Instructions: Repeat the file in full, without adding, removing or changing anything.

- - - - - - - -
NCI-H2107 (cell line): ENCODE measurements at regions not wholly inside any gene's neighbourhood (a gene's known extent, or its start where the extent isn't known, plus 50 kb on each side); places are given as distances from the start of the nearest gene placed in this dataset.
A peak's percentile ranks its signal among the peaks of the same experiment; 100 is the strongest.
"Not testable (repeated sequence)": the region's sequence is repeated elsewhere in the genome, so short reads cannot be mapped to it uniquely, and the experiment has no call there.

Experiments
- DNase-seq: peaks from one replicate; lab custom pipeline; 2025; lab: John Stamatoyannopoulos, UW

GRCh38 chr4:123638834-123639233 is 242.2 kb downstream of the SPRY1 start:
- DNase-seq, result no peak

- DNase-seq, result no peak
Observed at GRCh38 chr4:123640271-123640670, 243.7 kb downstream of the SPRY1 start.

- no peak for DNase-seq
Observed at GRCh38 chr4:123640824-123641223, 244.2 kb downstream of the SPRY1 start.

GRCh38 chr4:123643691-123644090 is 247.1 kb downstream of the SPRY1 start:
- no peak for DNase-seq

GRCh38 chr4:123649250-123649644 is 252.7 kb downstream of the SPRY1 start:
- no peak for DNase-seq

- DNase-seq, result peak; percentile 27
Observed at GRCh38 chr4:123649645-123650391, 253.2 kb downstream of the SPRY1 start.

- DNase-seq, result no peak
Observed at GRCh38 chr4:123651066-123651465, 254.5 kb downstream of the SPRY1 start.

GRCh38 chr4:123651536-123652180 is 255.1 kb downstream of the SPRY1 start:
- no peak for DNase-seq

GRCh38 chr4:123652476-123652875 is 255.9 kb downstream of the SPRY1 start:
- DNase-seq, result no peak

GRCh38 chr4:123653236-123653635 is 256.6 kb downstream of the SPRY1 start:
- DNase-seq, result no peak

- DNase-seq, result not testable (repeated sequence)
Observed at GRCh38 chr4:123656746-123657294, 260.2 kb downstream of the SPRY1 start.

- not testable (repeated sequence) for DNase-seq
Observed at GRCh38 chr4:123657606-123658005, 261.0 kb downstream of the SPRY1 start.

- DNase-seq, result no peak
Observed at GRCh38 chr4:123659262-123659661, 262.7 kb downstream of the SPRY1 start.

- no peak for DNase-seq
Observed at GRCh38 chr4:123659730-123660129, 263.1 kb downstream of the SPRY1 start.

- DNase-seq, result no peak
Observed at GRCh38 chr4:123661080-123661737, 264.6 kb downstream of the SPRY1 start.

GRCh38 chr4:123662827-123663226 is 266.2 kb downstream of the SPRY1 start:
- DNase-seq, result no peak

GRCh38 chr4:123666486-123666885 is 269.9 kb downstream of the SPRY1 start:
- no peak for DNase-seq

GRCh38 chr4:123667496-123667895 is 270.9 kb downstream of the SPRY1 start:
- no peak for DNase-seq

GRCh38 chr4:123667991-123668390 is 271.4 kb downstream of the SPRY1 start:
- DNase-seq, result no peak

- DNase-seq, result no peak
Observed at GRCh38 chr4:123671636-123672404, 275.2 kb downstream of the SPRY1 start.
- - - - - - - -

NCI-H2107 (cell line): ENCODE measurements at regions not wholly inside any gene's neighbourhood (a gene's known extent, or its start where the extent isn't known, plus 50 kb on each side); places are given as distances from the start of the nearest gene placed in this dataset.
A peak's percentile ranks its signal among the peaks of the same experiment; 100 is the strongest.
"Not testable (repeated sequence)": the region's sequence is repeated elsewhere in the genome, so short reads cannot be mapped to it uniquely, and the experiment has no call there.

Experiments
- DNase-seq: peaks from one replicate; lab custom pipeline; 2025; lab: John Stamatoyannopoulos, UW

GRCh38 chr4:123638834-123639233 is 242.2 kb downstream of the SPRY1 start:
- DNase-seq, result no peak

- DNase-seq, result no peak
Observed at GRCh38 chr4:123640271-123640670, 243.7 kb downstream of the SPRY1 start.

- no peak for DNase-seq
Observed at GRCh38 chr4:123640824-123641223, 244.2 kb downstream of the SPRY1 start.

GRCh38 chr4:123643691-123644090 is 247.1 kb downstream of the SPRY1 start:
- no peak for DNase-seq

GRCh38 chr4:123649250-123649644 is 252.7 kb downstream of the SPRY1 start:
- no peak for DNase-seq

- DNase-seq, result peak; percentile 27
Observed at GRCh38 chr4:123649645-123650391, 253.2 kb downstream of the SPRY1 start.

- DNase-seq, result no peak
Observed at GRCh38 chr4:123651066-123651465, 254.5 kb downstream of the SPRY1 start.

GRCh38 chr4:123651536-123652180 is 255.1 kb downstream of the SPRY1 start:
- no peak for DNase-seq

GRCh38 chr4:123652476-123652875 is 255.9 kb downstream of the SPRY1 start:
- DNase-seq, result no peak

GRCh38 chr4:123653236-123653635 is 256.6 kb downstream of the SPRY1 start:
- DNase-seq, result no peak

- DNase-seq, result not testable (repeated sequence)
Observed at GRCh38 chr4:123656746-123657294, 260.2 kb downstream of the SPRY1 start.

- not testable (repeated sequence) for DNase-seq
Observed at GRCh38 chr4:123657606-123658005, 261.0 kb downstream of the SPRY1 start.

- DNase-seq, result no peak
Observed at GRCh38 chr4:123659262-123659661, 262.7 kb downstream of the SPRY1 start.

- no peak for DNase-seq
Observed at GRCh38 chr4:123659730-123660129, 263.1 kb downstream of the SPRY1 start.

- DNase-seq, result no peak
Observed at GRCh38 chr4:123661080-123661737, 264.6 kb downstream of the SPRY1 start.

GRCh38 chr4:123662827-123663226 is 266.2 kb downstream of the SPRY1 start:
- DNase-seq, result no peak

GRCh38 chr4:123666486-123666885 is 269.9 kb downstream of the SPRY1 start:
- no peak for DNase-seq

GRCh38 chr4:123667496-123667895 is 270.9 kb downstream of the SPRY1 start:
- no peak for DNase-seq

GRCh38 chr4:123667991-123668390 is 271.4 kb downstream of the SPRY1 start:
- DNase-seq, result no peak

- DNase-seq, result no peak
Observed at GRCh38 chr4:123671636-123672404, 275.2 kb downstream of the SPRY1 start.